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This CNNfyi.com lesson plan is supplemented with material from HighWired.com


Lesson plan: China's Falun Gong movement

January 16, 2001
Web posted at: 4:41 PM EST (2141 GMT)

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Objectives

Students will be able to:

  • Describe Falun Gong.
  • Assess and defend their opinions about whether Falun Gong is a religion, a cult or a spiritual movement that can be applied within numerous religious philosophies.
  • Gain a comparative understanding of the world's religions. (Challenge)

Standards

National Council for the Social Studies
IX. Global Connections

High school students should be able to think systematically about personal, national and global decisions, interactions and consequences, including addressing critical issues such as peace, human rights, trade and global ecology.

Materials

CNNfyi.com article, "China counters claims of crackdown against sect"
Internet access

Suggested time

One class period

Procedures

1. Discuss with the class that Falun Gong, also known as Falun Dafa, is said to be a form of qigong that aims to refine the body and mind through special exercises and meditation similar to tai chi. But Falun Gong also incorporates Buddhist and Taoist principles, combined with exercise and mind-body connection. Falun Gong distinguishes itself from other qigong practices by emphasizing not only physical but also moral character. The group denies being a religion and says it is "a network for transmitting information and practices in which people may dip on an incidental basis or more regularly." For background information, see the CNN.com article "What is Falun Gong?"

2. Have students read the CNNfyi.com article "China counters claims of crackdown against sect" and ask the following:

  • What did the Chinese government disclose about Falun Gong followers? Why do you think they are now disclosing the number of prisoners who are Falun Gong followers?
  • A Hong Kong-based rights group says at least 10,000 Falun Gong members are being held, and the Chinese government says that it has punished 242 people. Why do you think there is a significant difference in the number given by the human rights group and the number given by the Chinese government?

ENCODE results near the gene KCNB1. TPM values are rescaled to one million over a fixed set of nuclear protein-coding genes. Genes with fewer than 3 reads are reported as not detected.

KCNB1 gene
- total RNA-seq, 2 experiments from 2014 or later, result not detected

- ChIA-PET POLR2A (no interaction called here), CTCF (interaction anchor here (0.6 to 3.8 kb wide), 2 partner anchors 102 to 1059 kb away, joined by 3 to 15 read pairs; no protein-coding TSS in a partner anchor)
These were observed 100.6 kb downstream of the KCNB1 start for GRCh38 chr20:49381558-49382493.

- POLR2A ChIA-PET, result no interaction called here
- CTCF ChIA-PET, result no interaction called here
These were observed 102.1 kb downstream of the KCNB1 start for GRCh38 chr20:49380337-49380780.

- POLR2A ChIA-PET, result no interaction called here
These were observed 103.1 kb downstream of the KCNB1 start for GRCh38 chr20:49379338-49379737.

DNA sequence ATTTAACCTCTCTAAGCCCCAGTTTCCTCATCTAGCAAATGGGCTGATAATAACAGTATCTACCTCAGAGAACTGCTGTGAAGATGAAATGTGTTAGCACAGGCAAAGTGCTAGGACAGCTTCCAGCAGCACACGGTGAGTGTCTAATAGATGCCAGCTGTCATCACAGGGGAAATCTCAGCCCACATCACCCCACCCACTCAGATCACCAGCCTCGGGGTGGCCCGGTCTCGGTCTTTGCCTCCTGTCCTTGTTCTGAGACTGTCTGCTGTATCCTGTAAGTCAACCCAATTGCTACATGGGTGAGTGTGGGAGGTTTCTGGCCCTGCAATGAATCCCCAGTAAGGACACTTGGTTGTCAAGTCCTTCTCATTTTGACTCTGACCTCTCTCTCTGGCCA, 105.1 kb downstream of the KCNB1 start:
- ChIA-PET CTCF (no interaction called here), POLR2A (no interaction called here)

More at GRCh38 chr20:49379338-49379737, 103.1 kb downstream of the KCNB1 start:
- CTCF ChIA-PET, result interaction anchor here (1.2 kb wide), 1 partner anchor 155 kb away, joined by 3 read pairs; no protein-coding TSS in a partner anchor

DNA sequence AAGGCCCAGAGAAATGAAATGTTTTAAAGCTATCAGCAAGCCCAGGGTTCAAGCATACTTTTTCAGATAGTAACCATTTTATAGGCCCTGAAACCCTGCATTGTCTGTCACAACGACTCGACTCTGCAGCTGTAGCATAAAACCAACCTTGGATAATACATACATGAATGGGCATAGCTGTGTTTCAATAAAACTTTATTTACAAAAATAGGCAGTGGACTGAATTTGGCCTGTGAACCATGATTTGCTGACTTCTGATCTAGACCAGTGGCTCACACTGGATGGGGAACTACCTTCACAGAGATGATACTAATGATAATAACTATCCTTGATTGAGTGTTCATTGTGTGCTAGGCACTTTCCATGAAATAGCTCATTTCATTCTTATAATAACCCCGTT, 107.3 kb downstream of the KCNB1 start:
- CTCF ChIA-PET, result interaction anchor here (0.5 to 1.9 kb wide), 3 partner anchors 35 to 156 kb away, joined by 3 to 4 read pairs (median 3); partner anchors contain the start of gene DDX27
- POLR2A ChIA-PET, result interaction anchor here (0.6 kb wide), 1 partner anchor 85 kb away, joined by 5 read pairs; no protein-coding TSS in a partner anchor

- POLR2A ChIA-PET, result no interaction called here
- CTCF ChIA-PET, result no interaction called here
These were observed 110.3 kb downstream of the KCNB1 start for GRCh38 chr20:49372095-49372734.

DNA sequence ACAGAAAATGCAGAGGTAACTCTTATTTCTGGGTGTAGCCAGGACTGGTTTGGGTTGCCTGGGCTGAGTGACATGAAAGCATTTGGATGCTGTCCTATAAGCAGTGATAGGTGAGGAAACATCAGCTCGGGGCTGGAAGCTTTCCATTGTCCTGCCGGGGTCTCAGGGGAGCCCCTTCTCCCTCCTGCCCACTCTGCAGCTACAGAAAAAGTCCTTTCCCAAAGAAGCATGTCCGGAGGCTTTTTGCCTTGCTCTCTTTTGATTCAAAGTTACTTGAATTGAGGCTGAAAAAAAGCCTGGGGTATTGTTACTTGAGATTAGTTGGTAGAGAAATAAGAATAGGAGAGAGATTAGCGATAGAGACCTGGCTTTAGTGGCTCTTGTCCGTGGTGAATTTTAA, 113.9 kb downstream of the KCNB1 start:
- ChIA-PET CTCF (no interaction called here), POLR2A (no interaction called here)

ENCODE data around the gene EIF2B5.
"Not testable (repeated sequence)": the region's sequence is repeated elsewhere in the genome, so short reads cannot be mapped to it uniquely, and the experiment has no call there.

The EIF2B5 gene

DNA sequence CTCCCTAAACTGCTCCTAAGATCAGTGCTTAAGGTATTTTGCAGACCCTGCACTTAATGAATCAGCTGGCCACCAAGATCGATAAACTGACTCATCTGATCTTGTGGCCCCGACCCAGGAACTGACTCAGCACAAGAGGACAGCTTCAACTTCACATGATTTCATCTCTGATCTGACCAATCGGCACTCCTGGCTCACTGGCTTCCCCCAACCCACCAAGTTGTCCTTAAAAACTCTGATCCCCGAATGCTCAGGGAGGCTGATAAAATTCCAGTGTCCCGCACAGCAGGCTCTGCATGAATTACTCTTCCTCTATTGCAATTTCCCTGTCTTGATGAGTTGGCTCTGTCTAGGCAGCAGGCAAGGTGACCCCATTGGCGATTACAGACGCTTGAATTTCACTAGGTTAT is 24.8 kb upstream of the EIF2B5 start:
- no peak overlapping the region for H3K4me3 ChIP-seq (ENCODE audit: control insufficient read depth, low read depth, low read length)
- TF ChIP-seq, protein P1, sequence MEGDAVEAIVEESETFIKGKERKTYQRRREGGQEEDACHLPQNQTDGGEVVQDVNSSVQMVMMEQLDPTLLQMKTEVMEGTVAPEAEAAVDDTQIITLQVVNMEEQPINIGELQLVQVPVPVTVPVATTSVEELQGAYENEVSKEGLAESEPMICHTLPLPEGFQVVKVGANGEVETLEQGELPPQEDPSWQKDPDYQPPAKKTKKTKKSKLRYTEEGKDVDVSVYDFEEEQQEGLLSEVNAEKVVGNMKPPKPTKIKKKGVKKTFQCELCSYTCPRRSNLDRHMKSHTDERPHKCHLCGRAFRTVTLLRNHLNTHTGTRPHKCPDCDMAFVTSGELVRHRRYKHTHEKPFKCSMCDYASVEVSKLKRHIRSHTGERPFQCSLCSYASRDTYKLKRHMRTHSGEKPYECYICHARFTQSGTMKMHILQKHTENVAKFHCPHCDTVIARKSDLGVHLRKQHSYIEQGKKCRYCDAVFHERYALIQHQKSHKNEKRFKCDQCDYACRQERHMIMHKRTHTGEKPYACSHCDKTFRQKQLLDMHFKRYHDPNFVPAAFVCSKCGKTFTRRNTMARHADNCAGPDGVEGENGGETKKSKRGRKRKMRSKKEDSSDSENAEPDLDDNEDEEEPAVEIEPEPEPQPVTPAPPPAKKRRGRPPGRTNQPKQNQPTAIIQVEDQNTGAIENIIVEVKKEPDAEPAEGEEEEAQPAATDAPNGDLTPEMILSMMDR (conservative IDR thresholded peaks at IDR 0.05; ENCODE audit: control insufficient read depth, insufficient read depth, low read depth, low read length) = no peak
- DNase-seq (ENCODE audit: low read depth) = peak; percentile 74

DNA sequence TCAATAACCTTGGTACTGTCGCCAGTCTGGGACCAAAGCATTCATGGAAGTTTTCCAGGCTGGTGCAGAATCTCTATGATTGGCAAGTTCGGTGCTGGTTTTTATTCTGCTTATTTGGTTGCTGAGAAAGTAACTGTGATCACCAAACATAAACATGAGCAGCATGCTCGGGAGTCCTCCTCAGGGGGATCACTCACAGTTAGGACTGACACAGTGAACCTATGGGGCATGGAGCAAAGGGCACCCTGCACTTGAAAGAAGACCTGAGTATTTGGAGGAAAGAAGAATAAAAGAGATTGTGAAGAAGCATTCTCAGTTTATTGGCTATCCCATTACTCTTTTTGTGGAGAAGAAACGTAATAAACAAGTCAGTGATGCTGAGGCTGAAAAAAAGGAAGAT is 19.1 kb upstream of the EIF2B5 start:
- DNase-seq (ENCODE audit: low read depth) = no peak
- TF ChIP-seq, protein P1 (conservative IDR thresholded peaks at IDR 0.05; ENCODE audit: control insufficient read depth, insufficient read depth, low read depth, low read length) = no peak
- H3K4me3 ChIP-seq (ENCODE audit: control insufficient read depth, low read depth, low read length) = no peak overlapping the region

• Why do you think the Chinese government sends people to labor camps for up to three years without trial? Do you think this would be a fair practice in the United States? Explain your answer.
  • Why do you think the Chinese government claims that Falun Gong is a cult and threatens public order and communist rule? Why do you think the government is questioning Falun Gong followers? Do you think this is harassment?

3. Have students research the basic tenets of Falun Gong. Ask them to also define "religion" and "cult." Have students analyze the information they have collected and determine if they think Falun Gong is a religion, a cult or neither. Students must support their position with specific details.

4. Have students share the information with class. Create a bar graph on the board illustrating how students categorize Falun Gong.

Assessment

Have each student answer the following: Which categorization of Falun Gong received the most student votes? Which got the least? Why do you think the class voted this way?

Accommodation

Students can write summaries addressing the who, what, when, where and why of Falun Gong.

Challenge

Use HighWired.com's "World religions" lesson plan to allow students to compare and contrast different religions of the world.



RELATED SITES:
Falun Dafa
Report on the Falun Gong
The Falun Gong movement
Falun Dafa & Falun Gong

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